It all ADs up: Food waste and landfill sites

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In the UK, it is estimated that 10 million tonnes of food and drink waste arises post-farmgate each year, 60% of which could have been avoided. Although actions have led to a reduction of 1.6 million tonnes in the UK’s annual food waste arisings, there is much more to do. Without further intervention, experts are predicting that food waste may increase by 1.1 million tonnes annually by 2025.

Currently, 40% of food waste is dumped on landfill sites. The avoidable food waste generates 19 million tonnes of greenhouse gases over its lifetime – and preventing that pollution would be equivalent to taking one in four cars off UK roads. Dumping food waste releases enormous amounts of methane, which could have been easily captured and recycled through an anaerobic digestion plant. Methane is a heavy polluting greenhouse gas, having over 21 times the effect of an equivalent amount of C02.

How can anaerobic digestion help?

The process of anaerobic digestion provides a source of renewable energy, since the food waste is broken down to produce biogas (a mixture of methane and carbon dioxide), which is suitable for energy production. The biogas can be used to generate electricity and heat. Food waste has three times the methane production potential as biosolids.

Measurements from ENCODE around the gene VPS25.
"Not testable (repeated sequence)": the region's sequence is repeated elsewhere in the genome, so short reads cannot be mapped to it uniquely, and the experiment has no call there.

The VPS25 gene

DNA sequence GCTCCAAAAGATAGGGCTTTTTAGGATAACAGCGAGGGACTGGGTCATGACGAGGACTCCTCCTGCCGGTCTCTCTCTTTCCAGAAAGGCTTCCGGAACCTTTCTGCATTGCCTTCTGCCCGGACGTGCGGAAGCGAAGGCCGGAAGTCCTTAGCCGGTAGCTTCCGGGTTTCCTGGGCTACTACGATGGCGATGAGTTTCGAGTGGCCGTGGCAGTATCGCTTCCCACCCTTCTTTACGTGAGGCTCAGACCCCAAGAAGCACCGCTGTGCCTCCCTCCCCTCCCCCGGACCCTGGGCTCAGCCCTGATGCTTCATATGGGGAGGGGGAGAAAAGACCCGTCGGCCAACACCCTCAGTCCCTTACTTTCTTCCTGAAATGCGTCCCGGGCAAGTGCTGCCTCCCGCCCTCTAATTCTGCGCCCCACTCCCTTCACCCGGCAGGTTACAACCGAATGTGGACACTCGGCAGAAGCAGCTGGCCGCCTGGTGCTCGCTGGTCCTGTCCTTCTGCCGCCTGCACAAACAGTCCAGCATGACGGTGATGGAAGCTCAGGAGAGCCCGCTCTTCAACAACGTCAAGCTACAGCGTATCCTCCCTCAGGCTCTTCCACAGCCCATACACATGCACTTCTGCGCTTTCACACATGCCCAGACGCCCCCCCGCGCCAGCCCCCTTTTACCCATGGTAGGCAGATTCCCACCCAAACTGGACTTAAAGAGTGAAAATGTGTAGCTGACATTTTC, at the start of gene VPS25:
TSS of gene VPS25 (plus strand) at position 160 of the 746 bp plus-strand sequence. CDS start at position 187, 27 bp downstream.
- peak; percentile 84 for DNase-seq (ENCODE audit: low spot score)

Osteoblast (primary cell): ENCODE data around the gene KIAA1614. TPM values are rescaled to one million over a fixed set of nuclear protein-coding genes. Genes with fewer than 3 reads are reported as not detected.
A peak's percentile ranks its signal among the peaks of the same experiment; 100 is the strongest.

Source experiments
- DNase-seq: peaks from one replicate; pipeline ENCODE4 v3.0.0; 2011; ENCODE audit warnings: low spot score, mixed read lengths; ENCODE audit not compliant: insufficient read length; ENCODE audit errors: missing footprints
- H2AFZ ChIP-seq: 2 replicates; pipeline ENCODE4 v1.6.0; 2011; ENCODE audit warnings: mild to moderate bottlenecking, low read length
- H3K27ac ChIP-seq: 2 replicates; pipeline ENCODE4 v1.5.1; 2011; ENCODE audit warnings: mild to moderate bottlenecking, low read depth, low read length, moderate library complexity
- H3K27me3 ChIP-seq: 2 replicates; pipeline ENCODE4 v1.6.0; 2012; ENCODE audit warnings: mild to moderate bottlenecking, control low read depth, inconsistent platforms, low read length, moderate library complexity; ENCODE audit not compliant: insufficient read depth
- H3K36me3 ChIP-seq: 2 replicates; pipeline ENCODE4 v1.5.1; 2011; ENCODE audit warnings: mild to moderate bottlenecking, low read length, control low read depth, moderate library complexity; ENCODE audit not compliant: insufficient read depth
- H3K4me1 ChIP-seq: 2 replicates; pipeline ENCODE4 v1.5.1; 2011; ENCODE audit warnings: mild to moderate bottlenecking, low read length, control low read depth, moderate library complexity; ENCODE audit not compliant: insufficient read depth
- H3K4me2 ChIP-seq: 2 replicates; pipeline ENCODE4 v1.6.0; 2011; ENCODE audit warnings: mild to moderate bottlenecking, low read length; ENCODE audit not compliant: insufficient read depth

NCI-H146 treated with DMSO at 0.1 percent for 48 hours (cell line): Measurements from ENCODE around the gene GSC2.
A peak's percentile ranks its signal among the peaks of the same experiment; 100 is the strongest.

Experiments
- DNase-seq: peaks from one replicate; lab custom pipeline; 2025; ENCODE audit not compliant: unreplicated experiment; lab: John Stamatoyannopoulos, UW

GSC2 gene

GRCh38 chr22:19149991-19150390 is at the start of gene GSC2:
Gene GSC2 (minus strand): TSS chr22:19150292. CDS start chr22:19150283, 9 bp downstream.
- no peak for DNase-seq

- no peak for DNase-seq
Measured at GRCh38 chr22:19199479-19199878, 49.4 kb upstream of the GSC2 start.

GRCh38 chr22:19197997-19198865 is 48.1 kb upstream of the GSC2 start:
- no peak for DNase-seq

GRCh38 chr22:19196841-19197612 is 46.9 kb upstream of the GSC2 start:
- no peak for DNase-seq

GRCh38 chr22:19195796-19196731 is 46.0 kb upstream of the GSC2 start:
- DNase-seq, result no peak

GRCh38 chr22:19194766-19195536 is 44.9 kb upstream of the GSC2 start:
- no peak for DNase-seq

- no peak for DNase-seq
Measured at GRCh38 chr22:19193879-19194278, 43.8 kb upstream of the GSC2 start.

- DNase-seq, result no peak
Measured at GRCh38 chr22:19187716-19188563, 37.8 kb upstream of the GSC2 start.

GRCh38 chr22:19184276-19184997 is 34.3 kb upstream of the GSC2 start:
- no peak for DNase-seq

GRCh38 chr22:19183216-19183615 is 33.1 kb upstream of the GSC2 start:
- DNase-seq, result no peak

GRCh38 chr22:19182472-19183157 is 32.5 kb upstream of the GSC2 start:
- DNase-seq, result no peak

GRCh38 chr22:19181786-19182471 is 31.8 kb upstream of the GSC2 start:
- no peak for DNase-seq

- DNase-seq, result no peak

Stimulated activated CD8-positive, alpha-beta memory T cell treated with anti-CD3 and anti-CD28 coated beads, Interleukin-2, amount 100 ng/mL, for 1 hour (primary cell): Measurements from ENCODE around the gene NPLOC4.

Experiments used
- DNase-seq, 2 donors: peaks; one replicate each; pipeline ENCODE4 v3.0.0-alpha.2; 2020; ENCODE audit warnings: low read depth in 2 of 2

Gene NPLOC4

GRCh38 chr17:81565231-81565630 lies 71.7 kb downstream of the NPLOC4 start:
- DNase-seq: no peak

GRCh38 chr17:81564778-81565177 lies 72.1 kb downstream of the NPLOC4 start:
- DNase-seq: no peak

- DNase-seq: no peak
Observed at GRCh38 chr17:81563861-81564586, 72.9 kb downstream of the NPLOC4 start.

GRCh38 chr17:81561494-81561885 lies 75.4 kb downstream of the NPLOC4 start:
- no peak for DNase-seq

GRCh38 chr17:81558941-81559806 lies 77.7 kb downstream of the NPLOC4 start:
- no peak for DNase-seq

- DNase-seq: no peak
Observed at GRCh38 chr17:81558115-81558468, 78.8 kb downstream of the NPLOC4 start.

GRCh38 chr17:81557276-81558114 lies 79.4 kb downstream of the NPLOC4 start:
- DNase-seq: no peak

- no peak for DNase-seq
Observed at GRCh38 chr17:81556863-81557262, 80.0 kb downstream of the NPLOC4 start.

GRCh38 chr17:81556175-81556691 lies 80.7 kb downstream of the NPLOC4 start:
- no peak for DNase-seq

A further by-product of the process is bio-fertiliser, which is rich in nutrients such as nitrogen, phosphorus and other elements required for healthy plant growth and fertile soil.

We know the damaging effects that methane pollution can have on our environment, especially through unnecessary food waste in landfill sites. This has been reflected in the rising cost of landfill taxes year on year by £8 per tonne since 1996. It now stands at £84 per tonne.

More still needs to be done. Especially, as the government missed its 2017 food waste goals, with 7.3 million tonnes of food waste being dumped in landfills last year alone. AD can really help make a significant difference. Currently, there are 107 dedicated AD waste plants in the UK, with a capacity to process 5 million tonnes of food waste. This would generate 1.1TWh per annum of renewable electricity and give a 4 million tonnes return of low carbon bio-fertiliser for UK fields. Despite the clear benefits, AD bio-collectors have reported that the AD waste plants are operating at only 50% capacity. The UK has a huge capacity ready and waiting, but it is not being fully utilised.

We’re running out of space at landfill sites, if we carry on filling them at 2016 rates then by 2023 they’ll be full. AD is practical, feasible and beneficial solution that needs to be implemented now.

Alice Bayfield